.In a comment on one of Ben Trovato's posts about comments made by his father about the post-Vatican II liturgical changes, there is a link to the statement on public worship made by the Bishop's Conference of England and Wales in April 1975:
"The unity of the Church is endangered if the rules laid down by the Holy See for the celebration of Mass are not observed. Unfortunately there are some few who ignore the liturgical laws and continue to experiment in many different ways. The Holy See has declared that experimentation is no longer permissible and that the laws laid down in the new Missale Romanum must be faithfully observed. This means that the rubrics, now reduced to a minimum and inserted, as they are, to safeguard reverence, must always be followed. The right kind of living liturgy is to be achieved by the variation of choice available in the definitive text (eg, regarding penitential rites, canons and so forth) and not by making up our own liturgies. Some priests neglect to follow the rubrics, to wear sacred vestments or to recite authorised prayers. Great harm is done to souls by priests who virtually make up their own Mass. No blessing will fall on those taking part in Masses celebrated in defiance of the instructions of the Church."
There is more in the statement about the extent to which celebration of the TLM is (or rather isn't) authorised, but I am interested here in the way the New Mass was to be celebrated. The statement by the Bishops makes clear that there has been a period of liturgical anarchy (some of us remember it well) and it is an effort by the Old Guard of the Bishops to try to re-impose order on the Church in England and Wales.
Mass has to be celebrated properly: there is no room for experimentation. There is variation of choice available in the Missal and rubrics, and these are sufficient to permit "the right kind of living liturgy".
By 1980 - only five years later - there had been change at the top: Cardinal Heenan was dead and had been replaced by Abp Hume; Abp Beck had gone from Liverpool, to be replaced by Abp Worlock; Abp Cowderoy had been replaced by Abp Bowen etc etc etc. The Bishops' Conference asked Abp Worlock to set up a National Pastoral Congress in Liverpool in 1980 which deliberated and reported on the mission and spirituality of the Church in England and Wales. The result was distilled into a document of the Bishops' Conference called The Easter People which would become the model for the Church in E&W.
Its section on the Mass, written just five years after the statement above is ... well, read it yourself:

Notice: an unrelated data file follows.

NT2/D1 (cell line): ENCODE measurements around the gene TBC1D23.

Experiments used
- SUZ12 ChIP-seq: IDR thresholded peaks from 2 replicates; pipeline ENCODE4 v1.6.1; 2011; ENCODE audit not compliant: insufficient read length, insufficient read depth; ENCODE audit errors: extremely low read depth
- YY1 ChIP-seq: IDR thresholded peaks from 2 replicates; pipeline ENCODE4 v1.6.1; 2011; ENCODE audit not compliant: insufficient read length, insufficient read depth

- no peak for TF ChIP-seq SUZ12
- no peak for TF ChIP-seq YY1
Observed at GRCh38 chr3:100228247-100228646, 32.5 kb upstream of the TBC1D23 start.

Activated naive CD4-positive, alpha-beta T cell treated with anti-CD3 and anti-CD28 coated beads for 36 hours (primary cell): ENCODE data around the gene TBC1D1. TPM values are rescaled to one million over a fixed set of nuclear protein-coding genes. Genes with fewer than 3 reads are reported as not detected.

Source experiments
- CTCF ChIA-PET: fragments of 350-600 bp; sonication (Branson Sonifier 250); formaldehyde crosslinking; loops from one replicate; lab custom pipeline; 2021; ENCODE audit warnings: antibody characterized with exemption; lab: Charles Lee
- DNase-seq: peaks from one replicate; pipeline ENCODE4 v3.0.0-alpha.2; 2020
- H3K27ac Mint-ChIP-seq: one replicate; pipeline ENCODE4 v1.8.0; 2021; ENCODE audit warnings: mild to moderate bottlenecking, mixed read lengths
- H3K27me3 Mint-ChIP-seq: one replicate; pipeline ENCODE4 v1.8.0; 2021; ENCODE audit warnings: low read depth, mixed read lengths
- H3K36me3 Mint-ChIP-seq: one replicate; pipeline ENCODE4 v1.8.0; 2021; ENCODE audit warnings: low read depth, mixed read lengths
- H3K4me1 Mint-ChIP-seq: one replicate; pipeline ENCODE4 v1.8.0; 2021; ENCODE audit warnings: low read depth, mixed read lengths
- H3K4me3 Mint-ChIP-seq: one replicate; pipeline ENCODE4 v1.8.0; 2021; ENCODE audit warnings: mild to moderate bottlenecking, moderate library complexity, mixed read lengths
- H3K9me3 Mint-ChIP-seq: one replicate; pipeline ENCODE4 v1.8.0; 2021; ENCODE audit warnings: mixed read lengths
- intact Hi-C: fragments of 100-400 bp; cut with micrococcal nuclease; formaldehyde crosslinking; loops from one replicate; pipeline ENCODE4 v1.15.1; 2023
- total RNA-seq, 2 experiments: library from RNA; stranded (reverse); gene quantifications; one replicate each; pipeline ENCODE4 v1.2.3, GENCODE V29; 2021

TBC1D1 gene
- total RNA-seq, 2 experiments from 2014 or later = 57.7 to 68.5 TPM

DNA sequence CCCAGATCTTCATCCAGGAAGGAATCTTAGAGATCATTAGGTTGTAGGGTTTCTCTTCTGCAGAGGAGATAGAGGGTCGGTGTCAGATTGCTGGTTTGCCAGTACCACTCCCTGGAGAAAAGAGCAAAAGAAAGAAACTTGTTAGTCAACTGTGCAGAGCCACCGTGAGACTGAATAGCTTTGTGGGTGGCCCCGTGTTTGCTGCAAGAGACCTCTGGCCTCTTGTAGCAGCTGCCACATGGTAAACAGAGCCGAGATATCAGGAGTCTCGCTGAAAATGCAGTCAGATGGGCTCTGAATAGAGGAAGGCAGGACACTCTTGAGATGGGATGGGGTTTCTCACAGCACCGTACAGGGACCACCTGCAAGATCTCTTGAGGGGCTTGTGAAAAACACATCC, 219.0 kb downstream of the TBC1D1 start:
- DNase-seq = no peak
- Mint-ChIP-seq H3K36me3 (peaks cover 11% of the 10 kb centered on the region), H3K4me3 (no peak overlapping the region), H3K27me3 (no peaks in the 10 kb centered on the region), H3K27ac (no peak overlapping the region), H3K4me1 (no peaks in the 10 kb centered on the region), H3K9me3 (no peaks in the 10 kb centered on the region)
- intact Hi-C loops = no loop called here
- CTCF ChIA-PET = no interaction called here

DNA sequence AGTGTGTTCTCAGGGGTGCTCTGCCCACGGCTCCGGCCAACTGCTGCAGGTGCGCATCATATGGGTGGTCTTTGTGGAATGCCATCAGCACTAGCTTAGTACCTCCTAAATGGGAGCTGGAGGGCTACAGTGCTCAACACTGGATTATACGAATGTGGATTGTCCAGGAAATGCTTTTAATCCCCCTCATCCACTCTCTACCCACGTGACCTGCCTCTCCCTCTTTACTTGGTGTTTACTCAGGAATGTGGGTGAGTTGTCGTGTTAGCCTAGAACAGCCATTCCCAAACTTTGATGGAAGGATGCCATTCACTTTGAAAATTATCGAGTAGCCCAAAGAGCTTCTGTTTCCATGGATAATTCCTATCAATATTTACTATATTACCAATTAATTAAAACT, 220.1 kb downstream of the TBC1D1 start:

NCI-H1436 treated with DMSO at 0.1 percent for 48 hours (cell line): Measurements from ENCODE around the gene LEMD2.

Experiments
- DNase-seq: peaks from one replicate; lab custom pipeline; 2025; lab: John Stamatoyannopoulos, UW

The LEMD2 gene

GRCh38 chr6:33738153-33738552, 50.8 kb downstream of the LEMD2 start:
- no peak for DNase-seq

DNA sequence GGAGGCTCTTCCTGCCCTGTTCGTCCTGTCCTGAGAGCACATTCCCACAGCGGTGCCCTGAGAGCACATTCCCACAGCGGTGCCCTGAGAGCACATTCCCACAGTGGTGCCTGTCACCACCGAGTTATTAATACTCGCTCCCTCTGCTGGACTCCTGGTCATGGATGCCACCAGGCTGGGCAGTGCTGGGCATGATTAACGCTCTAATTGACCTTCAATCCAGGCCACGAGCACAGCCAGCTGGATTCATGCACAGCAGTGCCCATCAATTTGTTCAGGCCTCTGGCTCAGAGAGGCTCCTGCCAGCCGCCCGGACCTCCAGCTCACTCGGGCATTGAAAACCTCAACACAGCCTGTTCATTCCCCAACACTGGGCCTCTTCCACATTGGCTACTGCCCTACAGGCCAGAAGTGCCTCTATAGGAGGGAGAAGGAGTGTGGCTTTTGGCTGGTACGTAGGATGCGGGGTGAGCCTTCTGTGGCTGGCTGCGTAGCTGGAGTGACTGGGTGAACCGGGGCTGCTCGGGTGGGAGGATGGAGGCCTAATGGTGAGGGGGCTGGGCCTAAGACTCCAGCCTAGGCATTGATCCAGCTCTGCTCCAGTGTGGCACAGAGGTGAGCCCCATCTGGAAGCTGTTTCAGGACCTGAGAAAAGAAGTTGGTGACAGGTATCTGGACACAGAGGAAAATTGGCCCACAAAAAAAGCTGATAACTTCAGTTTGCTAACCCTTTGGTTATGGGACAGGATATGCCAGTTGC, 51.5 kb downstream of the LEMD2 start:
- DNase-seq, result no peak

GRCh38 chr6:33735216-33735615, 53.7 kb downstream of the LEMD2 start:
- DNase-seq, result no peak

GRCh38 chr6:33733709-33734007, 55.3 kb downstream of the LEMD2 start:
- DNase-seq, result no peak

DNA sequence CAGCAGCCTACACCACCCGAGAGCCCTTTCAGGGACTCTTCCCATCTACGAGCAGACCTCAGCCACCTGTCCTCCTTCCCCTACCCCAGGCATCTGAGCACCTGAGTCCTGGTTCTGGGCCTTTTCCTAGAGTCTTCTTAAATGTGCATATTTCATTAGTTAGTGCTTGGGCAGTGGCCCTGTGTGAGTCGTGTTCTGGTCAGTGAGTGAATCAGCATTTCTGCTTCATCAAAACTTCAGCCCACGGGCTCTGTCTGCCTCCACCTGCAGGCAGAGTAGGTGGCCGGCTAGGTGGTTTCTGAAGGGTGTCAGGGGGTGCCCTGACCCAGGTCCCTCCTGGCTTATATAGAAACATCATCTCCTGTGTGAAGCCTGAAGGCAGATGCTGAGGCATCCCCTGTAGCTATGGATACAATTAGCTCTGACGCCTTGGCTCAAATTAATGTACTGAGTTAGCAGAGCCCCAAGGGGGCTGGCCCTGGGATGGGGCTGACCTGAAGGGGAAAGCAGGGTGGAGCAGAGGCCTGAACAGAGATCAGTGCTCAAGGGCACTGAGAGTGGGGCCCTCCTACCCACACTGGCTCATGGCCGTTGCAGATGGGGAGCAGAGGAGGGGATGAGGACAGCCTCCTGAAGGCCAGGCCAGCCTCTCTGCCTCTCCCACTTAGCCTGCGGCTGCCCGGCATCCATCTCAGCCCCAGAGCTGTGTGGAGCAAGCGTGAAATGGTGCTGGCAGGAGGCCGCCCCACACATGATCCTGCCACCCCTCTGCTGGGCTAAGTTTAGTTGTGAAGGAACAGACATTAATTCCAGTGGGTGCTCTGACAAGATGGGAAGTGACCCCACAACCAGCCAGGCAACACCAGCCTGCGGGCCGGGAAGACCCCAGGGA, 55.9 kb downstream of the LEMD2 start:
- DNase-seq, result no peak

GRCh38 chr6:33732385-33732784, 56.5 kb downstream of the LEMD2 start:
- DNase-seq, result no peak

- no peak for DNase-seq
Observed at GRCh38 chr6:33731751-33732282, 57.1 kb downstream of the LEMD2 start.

There is more - there really is LOTS more - but that gives enough of a flavour. (The capitalisation is that of the original, by the way.)
A wonderful conjuring trick has taken place. The worthiness of the celebration of the Mass in the 1975 statement derives from the priest's adherence to the rubrics. He is to say the right prayers, read the right readings, wear the right vestments, use appropriate vessels. He has enough choice in the Missal and its rubrics to be able to say Mass worthily, in a manner appropriate to the occasion of its celebration.
Five years later, however, the manner of celebration of Mass is no longer just a concern of the priests. Lay people have an equal (if separate) role with the priest in "implementing ... a liturgy which is flexible and sensitive to local needs" and should play their part in diocesan liturgical commissions which in turn will have a part in "the necessary formation of people and priests".
As Joseph Shaw pointed out, first here, then here, what was happening is the disenfranchisement of the largest group of Catholics from their Mass: first, as condemned in 1975, by priests who treat it as their personal property; second in 1980, by a hierarchy which opted to share ownership with a self-selecting group of activists. The sociological study cited is of its day describes this in terms of the Old Mass and the New Mass, of disenfranchisement of working class Catholics by middle class Catholics, but the Church in E&W has been reinforcing failure for another generation now, and the problems are much deeper. Imagine that we have come to a point where Catholics will share with each other information about parishes where Mass is always said reverently.
There is a lot to be said about the liturgical reforms of the twentieth century (and I will happily say my bit), but the discussion often hides the ecclesiological and sociological changes which were imposed, and which survive in a sort of English and Welsh approach to Catholic Mission, developed on our behalf by people who don't know what we think or what we want.
I asked if I could join my parish's liturgy group and was told I could, as long as I did an approved course first which would teach me how parish liturgies should be celebrated. I asked whether in that case the priest couldn't just look up the rubrics in the GIRM. I was told that there probably wasn't going to be another course for a while. I got the message.